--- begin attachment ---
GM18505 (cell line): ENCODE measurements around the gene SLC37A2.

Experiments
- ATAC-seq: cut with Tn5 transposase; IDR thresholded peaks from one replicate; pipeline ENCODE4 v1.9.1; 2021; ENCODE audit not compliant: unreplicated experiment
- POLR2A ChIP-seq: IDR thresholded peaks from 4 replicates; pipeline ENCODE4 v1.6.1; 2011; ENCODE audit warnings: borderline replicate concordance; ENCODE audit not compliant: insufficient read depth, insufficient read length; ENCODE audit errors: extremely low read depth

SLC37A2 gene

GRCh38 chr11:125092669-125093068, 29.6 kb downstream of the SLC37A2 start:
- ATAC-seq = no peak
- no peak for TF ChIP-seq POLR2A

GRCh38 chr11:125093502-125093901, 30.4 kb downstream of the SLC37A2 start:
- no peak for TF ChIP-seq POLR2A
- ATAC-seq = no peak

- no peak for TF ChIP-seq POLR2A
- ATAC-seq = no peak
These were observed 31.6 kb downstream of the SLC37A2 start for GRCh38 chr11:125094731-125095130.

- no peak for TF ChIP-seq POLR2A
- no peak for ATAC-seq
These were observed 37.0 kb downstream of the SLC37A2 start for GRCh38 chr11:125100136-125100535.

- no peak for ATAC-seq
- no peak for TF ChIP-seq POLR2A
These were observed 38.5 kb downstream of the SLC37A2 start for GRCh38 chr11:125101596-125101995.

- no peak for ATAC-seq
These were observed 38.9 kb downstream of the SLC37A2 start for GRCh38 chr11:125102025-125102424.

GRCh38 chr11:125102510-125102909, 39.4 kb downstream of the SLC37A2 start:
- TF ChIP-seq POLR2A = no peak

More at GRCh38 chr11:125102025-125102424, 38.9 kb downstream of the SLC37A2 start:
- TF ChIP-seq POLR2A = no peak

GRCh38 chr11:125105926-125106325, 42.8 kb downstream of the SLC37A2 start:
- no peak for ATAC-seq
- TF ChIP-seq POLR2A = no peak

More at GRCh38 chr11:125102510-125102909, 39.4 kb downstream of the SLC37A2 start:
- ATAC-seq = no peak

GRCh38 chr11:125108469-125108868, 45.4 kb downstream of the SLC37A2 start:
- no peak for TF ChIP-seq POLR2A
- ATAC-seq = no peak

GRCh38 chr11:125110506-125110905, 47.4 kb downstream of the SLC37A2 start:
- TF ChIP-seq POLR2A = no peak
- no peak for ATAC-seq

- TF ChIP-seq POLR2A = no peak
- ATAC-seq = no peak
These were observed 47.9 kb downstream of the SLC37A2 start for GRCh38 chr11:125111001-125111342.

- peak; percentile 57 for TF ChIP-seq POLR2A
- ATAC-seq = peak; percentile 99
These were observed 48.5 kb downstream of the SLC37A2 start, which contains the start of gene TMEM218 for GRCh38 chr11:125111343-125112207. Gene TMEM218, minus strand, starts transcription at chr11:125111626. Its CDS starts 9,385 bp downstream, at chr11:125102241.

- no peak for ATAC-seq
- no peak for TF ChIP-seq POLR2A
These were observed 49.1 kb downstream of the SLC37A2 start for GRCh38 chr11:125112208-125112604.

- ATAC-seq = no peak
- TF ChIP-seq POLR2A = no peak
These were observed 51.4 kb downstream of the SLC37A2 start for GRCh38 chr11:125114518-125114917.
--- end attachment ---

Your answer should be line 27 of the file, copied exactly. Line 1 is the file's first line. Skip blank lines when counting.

GRCh38 chr11:125105926-125106325, 42.8 kb downstream of the SLC37A2 start: